There has been no shortage of amazing games that launched in 2019. The remake of Resident Evil 2 kicked things off on a high note and players continued to get great experiences month after month from there. Devil May Cry 5 helped revived the franchise, The Outer Worlds returned Obsidian into RPG glory, Nintendo had another solid year, and the Indie scene kept knocking out hit after hit.
However, the year also feature plenty of titles that just couldn't live up to their snazzy marketing trailers. More than a few of the following games were some which held a ton of promise and ultimately fell short of expectations at launch. Here are the 10 most disappointing games of 2019.
Arguably the biggest and most high profile disappointment in 2019 is BioWare's once highly anticipated live service looter shooter, Anthem. On paper, this title seemed like a surefire winner, combining the popular looter shooter genre with a customizable class based system that players could switch between as they wanted while also featuring the storytelling chops of BioWare.
Unfortunately, what fans received was a far cry from that debut E3 trailer. Anthem largely failed to live up to the initial promises due to lackluster mission designs, a lack of interesting and meaningful loot, post-launch plans that were pretty much scrapped, and a myriad of bugs that marred the experience following its launch. Things haven't gotten much better as 2019 rolled on as key members of the team either left the company entirely or moved on to different projects.
As fans learned, the big reason for how Anthem ultimately arrived was due to the turbulent development cycle. While the game was technically in development for 7 years, the game itself didn't enter production until 18 months before it launched causing plenty of crunch and rushed work to meet deadlines. Poor communication, a lack of decision making, and an unhealthy belief in BioWare magic ultimately sunk the game.
The latest entry in the fan favorite franchise, where players are encouraged to cause chaos, is another example of what happens when a development cycle goes bad. Originally announced back in 2014 and then revealed a year later with original creator Dave Jones, Microsoft showed off a game that utilized cloud computing to speed up rendering and physics modeling to craft a truly destructible city.
That dream would never be realized. Crackdown 3 went on to suffer multiple delays and actually lost multiple developers including the likes of Cloudgine, Regeant Games, and the aforementioned Dave Jones. The entire load of work then entirely shifted to Sumo Digital with only a year left to finish and launch the game. The final product, while it retained the familiar gameplay from the previous games, but didn't do much else to further advance the franchise forward. The graphical style and most mechanics never advanced much from the first game that launched 12 years earlier.
While Rage 2 had all the elements that make up a good game, the end product left many critics and players underwhelmed. It's not that Rage 2 is a bad game, there a certainly good moments to be had including the combat system, but it's just that the game never really does anything to stand out from the crowd. It's unfortunate too as Rage 2 was a combined effort from two great developers in id Software and Avalanche Studios.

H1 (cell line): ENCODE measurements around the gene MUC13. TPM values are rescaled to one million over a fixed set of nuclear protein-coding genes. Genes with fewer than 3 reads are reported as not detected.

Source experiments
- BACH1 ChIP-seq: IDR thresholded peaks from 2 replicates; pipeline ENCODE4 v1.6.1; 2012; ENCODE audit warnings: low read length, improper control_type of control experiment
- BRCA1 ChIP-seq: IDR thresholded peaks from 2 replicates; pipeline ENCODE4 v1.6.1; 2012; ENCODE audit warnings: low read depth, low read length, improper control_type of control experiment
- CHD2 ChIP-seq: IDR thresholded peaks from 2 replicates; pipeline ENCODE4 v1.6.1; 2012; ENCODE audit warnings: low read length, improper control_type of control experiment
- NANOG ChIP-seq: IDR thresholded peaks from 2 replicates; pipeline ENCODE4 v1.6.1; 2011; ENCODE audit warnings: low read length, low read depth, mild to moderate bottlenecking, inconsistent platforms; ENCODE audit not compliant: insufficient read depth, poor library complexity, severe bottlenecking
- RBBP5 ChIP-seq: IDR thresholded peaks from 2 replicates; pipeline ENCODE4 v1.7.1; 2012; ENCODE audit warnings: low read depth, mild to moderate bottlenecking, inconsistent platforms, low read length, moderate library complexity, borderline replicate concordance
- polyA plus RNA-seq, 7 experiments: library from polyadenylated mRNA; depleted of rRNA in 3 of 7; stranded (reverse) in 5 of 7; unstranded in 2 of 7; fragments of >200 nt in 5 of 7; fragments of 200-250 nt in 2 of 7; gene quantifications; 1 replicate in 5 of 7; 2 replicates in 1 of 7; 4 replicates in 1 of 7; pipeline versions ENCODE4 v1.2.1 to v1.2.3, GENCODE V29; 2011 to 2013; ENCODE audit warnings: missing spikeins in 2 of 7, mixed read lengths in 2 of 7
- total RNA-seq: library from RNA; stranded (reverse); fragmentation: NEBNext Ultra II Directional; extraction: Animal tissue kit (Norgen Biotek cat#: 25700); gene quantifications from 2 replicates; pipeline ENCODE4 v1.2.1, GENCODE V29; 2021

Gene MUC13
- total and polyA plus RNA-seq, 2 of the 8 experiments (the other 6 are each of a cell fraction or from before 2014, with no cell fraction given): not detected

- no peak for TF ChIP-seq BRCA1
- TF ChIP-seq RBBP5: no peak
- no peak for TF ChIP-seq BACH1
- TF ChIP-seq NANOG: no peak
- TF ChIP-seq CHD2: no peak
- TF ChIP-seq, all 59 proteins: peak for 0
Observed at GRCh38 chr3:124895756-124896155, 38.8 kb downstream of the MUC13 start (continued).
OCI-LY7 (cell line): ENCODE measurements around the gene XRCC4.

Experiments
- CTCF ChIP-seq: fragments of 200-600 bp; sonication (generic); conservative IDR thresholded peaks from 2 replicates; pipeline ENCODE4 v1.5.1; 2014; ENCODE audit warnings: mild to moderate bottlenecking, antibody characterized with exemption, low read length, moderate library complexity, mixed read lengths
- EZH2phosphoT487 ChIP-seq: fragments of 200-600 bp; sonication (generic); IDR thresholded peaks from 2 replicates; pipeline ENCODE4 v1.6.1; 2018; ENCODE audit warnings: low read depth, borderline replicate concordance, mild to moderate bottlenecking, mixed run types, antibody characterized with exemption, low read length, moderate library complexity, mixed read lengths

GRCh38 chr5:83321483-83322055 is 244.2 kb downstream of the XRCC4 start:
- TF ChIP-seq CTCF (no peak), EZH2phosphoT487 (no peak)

One of the biggest issues is that the story and characters that inhabit the world are largely uninspired and lack personality. The world itself, while open, also lacks any personality and is instead fairly barren with minor tasks like taking over buildings from enemies that feel like they've been copied from the countless other open world games. Coupled with the technical issues and bugs, Rage 2 is a fine game that just isn't very memorable in the end.
Designed as a stand-alone spin off to the popular FPS series, Wolfenstein Youngblood missed the mark in a number of crucial areas. Largely due to being able to tackle any mission in any order, the story is fairly minimal outside of the fact that players control B.J. Blazkowicz's twin daughters who are out to rescue dear old dad from the Nazis.
At launch, the game was filled with technical issues and bugs, hampering or outright preventing players from experiencing the game. The matchmaking didn't seem to take into account player level or the mission, so it was possible two very different players would be paired up. In addition, the difficulty seemed tuned to two players, making it overly difficult for solo players especially with a hostile checkpoint system that doesn't always revive players back in a decent location.
For most players, the biggest issue is one that is typical with Bethesda: microtransactions. Similar to Fallout 76, Youngblood features heavy microtransactions, introducing three different in-game currencies to muddle the upgrade system further.
For most fans, Jump Force is the result of what happens when a company over hypes the end product and then doesn't deliver to fan expectations. On paper, Jump Force looked to be an anime fan's dream, bringing a ton of major Shonen Jump franchises together like Dragon Ball, Bleach, Naruto, One Piece, and plenty more.